Buckland read the paper and complimented Mantell on it. But he cautioned him to move slowly and carefully before presenting his paper. And then quickly released his own paper describing the Megalosaurus. And thus robbing Mantell of the recognition he deserved.
Now, about that skull. What is it? Am I sure it's a skull? Yes, I am sure it's a skull. It's the upper skull of a Merycoidodontoidea. Heh....say that three times fast....Most people call them an Oreodont. Much easier to pronounce.
What exactly was an oreodont? It was a cud-chewing artiodactyls. Picture a goat sized, short faced ruminating hog. That looked nothing like a hog. It looked more like a cross between a German Shepard and a Hippopotamus.
It lived in North and Central America in the grasslands during the Cenozoic era about 48 million years ago to 4 million years ago. And for the last 20 million years or so of it's existence, it was one of the most abundant animals around. And things liked to eat them.
With fossils, it's usually impossible to know anything about the animal it once was. Sometimes fossils will be found that tell us how they died. And looking at several examples of the same species, we can infer how it lived. But rarely do we know specifics about a single animal.
That's what makes the above skull of an oreodont so special. Jut by looking at it, we can tell exactly how it died. This particular oreodont became a meal for some sort of predator. In fact, it was killed trying to defend it's self, which means it was facing it's attacker when it died.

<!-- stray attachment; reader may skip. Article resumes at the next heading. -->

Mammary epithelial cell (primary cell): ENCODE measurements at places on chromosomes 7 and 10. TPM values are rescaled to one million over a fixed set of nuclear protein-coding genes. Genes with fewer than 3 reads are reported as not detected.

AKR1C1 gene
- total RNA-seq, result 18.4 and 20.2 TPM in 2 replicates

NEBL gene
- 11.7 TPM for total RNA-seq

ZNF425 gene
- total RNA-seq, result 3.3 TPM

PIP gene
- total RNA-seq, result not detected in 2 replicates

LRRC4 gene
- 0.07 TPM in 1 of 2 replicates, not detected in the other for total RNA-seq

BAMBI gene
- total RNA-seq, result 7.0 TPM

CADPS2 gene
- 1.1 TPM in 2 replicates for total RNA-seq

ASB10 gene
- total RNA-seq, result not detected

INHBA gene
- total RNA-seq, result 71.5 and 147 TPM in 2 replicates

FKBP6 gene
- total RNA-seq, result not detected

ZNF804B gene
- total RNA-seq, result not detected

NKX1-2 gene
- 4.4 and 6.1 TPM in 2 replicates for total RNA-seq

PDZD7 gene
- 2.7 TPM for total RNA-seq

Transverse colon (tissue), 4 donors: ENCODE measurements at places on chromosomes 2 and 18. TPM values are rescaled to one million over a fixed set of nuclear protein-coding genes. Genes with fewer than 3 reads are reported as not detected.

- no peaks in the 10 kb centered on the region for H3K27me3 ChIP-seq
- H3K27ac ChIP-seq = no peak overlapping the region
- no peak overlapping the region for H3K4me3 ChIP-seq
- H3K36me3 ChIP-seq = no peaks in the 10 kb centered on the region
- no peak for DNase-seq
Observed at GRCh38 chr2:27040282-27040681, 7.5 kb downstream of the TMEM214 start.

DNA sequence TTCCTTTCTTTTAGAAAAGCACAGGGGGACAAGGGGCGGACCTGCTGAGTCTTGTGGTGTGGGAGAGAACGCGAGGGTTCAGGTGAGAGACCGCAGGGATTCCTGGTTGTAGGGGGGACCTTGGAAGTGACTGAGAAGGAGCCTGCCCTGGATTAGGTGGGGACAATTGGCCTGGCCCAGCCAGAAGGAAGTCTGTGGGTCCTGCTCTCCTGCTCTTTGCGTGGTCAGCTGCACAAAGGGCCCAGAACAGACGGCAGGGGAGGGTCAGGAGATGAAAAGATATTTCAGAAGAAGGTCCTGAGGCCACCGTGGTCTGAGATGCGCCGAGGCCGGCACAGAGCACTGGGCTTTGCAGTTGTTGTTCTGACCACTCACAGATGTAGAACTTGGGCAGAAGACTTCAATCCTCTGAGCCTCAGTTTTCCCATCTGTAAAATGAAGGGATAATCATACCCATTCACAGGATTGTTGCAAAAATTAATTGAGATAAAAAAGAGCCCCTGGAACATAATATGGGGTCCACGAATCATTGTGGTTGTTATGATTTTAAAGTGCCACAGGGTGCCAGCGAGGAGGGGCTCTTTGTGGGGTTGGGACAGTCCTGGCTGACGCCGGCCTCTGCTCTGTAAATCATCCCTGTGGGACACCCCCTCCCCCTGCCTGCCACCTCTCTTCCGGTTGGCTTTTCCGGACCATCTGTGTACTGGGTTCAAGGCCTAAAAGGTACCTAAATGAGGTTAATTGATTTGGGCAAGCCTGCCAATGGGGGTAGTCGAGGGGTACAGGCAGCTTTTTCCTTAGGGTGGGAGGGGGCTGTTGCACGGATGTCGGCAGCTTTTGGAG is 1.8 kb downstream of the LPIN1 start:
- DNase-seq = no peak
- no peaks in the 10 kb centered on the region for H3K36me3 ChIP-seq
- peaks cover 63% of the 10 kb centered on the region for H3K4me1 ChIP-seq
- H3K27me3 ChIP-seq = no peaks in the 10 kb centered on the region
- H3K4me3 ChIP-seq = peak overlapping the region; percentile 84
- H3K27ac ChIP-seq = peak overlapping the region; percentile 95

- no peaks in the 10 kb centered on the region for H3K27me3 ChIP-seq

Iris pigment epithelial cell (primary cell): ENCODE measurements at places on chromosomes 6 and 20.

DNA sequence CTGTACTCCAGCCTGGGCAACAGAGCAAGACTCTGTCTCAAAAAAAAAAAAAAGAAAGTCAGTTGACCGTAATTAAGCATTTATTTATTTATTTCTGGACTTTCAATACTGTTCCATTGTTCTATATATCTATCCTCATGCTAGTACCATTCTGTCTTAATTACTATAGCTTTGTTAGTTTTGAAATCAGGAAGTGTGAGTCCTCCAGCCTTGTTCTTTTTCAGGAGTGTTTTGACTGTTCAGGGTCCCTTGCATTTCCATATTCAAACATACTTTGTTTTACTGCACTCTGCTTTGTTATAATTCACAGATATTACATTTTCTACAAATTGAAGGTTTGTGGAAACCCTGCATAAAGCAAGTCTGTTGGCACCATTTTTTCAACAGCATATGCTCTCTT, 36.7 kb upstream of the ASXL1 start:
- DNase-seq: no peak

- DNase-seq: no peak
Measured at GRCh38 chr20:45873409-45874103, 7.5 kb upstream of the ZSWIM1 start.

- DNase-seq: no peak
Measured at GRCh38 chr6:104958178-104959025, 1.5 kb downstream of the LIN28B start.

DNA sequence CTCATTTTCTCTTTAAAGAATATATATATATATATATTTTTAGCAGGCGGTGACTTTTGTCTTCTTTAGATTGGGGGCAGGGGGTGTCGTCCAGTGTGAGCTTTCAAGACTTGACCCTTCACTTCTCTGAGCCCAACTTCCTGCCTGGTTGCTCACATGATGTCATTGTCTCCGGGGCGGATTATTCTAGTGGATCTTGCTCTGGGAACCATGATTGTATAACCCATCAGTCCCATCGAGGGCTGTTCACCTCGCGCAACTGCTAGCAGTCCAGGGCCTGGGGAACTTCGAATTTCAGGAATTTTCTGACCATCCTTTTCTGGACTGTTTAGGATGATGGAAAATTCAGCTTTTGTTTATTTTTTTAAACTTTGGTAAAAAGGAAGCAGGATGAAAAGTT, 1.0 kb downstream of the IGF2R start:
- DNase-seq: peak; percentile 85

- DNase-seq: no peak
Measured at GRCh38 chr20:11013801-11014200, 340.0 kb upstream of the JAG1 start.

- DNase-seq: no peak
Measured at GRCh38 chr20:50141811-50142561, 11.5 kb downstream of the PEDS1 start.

How do we know? Take a look at another picture. (ignore my thumb and finger. I was trying to point out something on the skull, but decided to use arrows instead)
For reference, my thumb is resting in the eye socket. The snout is at the bottom and the back of it's head is at the top.
It's hard to see, but at the front of the skull there are several small chips of bone. These were caused by a tremendous crushing force. Parts of the back of the skull are missing, but the remaining parts show no signs of being crushed. The two arrows are pointing at holes in the top of the skull. These are not natural holes. The one on the left is more well defined than the one on the right.
Looking at the damage to the skull, it fairly obvious that this oreodont died when it's attacker bit it in the face, piercing it's brain with it's saber fangs. Yes, this oreodont was killed by a saber-toothed.....something.
Most likely it was a feline or a canine that did the killing, but we can't be sure. During the Miocene and Oligocene, (parts of the Cenozoic era), almost every mammal had saber teeth. There were even saber-toothed fish. It was one of those quirks of evolution.
This may not be the most impressive looking skull. And for what I paid for it, I could have certainly gotten a better, more complete example. (I could have bought a full skull, upper and lower jaw). But I chose this one. Because, anyone can own an oreodont skull. But I have one that was killed by a saber-toothed critter.
Someday maybe I'll tell you about a truly terrible person, Richard Owen, who was even worse to Mantell than Buckland was. The difference is, even though he was a cheat, a liar, a thief, wholly without scruples or integrity, we owe him a debt larger than could ever be recognized.